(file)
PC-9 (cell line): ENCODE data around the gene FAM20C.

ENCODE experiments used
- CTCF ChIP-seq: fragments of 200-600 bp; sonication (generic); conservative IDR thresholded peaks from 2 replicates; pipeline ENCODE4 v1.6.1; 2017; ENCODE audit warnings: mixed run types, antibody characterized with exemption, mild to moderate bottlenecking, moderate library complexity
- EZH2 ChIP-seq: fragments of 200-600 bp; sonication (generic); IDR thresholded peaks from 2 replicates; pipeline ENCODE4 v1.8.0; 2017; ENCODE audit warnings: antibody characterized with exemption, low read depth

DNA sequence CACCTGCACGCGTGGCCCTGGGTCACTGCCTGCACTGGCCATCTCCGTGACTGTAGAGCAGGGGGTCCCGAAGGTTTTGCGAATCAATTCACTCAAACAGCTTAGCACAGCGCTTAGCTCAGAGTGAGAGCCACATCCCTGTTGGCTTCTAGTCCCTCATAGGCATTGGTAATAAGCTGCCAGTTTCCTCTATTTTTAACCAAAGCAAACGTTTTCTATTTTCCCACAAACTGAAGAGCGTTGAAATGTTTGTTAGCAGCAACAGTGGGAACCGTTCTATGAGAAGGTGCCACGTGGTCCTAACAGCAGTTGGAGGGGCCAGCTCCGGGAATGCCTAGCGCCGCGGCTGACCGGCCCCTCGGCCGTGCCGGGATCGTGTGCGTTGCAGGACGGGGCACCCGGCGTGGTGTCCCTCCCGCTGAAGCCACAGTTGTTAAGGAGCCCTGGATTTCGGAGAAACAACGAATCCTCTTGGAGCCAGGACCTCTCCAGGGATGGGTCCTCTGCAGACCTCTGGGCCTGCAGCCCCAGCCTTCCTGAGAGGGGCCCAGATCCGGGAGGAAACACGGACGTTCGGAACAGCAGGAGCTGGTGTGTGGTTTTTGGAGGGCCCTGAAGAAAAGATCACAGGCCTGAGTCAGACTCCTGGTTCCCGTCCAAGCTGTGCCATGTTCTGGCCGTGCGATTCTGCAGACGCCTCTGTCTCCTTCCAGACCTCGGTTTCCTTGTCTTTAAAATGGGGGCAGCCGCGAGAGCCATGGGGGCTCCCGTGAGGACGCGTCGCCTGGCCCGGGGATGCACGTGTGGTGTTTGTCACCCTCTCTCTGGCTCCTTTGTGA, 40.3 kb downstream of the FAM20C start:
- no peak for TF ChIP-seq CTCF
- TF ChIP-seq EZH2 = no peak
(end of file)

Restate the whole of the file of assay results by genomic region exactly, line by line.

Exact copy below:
PC-9 (cell line): ENCODE data around the gene FAM20C.

ENCODE experiments used
- CTCF ChIP-seq: fragments of 200-600 bp; sonication (generic); conservative IDR thresholded peaks from 2 replicates; pipeline ENCODE4 v1.6.1; 2017; ENCODE audit warnings: mixed run types, antibody characterized with exemption, mild to moderate bottlenecking, moderate library complexity
- EZH2 ChIP-seq: fragments of 200-600 bp; sonication (generic); IDR thresholded peaks from 2 replicates; pipeline ENCODE4 v1.8.0; 2017; ENCODE audit warnings: antibody characterized with exemption, low read depth

DNA sequence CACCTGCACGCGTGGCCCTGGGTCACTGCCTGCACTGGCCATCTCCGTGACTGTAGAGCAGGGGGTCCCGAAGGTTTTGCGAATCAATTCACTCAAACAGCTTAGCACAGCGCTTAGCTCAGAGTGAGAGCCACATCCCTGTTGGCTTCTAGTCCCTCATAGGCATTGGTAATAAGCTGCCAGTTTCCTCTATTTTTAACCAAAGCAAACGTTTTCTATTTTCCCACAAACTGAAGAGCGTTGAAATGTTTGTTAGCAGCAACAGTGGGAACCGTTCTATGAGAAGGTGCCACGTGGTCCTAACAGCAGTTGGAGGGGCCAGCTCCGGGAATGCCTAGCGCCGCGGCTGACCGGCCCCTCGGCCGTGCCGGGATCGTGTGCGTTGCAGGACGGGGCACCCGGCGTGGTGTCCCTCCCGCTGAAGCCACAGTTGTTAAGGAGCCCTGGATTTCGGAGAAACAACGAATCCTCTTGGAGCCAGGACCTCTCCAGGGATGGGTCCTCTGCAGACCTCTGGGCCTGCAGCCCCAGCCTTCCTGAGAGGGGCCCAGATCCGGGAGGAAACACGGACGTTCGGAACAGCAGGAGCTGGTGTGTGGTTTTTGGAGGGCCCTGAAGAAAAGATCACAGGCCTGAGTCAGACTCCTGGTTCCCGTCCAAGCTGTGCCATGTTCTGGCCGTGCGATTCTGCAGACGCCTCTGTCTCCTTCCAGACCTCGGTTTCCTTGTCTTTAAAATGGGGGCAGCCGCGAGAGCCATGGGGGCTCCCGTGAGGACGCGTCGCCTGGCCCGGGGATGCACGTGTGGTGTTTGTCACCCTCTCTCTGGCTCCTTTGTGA, 40.3 kb downstream of the FAM20C start:
- no peak for TF ChIP-seq CTCF
- TF ChIP-seq EZH2 = no peak